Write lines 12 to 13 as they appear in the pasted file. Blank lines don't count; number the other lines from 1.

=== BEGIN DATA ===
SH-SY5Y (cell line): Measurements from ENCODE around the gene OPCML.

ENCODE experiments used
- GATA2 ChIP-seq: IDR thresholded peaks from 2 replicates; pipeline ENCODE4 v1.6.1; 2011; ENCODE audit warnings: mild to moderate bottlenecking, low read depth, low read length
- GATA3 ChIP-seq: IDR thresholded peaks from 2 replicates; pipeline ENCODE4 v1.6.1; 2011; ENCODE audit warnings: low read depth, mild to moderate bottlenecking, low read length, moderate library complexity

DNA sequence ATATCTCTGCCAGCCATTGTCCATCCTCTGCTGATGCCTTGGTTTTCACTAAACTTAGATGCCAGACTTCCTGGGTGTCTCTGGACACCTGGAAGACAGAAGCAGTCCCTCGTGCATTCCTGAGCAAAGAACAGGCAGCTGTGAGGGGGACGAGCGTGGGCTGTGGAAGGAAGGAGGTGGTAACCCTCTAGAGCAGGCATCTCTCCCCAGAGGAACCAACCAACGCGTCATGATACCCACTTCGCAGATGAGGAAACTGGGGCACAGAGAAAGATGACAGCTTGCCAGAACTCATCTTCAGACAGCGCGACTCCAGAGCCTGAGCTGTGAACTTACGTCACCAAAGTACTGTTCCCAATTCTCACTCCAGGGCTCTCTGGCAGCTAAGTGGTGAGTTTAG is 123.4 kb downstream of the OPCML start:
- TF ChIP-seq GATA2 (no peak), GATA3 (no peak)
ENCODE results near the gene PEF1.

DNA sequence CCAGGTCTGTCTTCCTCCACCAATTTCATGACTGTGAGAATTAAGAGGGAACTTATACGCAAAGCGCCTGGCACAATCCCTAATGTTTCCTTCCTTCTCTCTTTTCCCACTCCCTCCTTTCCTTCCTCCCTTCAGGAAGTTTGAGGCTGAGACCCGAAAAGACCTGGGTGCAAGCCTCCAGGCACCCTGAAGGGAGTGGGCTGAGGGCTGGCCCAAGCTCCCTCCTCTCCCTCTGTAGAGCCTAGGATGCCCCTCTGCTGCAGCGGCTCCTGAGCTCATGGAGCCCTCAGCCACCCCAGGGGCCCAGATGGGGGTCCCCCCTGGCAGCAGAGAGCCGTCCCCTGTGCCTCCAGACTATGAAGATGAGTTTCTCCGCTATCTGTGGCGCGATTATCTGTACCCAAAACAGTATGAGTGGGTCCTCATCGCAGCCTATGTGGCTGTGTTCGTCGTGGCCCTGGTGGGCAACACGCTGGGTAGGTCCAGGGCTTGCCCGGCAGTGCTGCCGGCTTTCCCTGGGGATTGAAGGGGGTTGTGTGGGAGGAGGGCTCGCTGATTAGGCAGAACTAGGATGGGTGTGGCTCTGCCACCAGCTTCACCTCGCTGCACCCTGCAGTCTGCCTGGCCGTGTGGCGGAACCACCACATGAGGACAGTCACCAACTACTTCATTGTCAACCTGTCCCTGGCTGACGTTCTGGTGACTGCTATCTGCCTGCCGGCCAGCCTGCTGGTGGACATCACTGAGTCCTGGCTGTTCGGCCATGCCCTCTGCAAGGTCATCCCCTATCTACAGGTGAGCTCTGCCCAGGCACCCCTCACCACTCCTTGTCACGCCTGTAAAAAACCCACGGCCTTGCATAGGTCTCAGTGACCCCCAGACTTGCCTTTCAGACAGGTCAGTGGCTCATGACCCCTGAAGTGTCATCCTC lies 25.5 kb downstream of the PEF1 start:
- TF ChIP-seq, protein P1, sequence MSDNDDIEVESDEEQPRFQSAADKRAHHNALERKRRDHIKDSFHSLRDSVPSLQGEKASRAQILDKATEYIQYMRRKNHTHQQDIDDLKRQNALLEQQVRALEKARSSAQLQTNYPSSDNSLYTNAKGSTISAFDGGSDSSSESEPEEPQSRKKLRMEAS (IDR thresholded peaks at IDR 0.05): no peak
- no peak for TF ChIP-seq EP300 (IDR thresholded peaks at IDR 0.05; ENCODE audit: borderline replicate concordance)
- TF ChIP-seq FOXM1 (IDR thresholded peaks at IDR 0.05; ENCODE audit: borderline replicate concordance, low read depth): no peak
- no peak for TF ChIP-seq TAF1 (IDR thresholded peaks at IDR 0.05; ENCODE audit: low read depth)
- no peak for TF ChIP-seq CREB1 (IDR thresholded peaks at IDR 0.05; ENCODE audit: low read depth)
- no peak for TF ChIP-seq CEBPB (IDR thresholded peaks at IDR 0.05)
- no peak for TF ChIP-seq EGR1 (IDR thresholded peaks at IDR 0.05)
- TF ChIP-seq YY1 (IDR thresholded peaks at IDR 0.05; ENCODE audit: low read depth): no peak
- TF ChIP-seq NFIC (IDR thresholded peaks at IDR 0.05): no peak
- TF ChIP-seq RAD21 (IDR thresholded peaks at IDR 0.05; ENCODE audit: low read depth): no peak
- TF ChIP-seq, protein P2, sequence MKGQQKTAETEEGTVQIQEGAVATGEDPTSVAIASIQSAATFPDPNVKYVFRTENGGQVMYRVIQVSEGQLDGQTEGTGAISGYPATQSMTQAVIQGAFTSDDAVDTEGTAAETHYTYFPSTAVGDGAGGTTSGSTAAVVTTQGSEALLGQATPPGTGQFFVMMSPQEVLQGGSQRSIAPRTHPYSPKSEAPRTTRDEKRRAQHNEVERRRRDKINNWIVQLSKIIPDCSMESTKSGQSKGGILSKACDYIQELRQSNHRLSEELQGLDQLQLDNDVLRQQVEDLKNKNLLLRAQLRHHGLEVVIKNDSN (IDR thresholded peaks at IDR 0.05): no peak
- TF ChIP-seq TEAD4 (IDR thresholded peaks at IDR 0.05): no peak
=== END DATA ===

- no peak for TF ChIP-seq TAF1 (IDR thresholded peaks at IDR 0.05; ENCODE audit: low read depth)
- no peak for TF ChIP-seq CREB1 (IDR thresholded peaks at IDR 0.05; ENCODE audit: low read depth)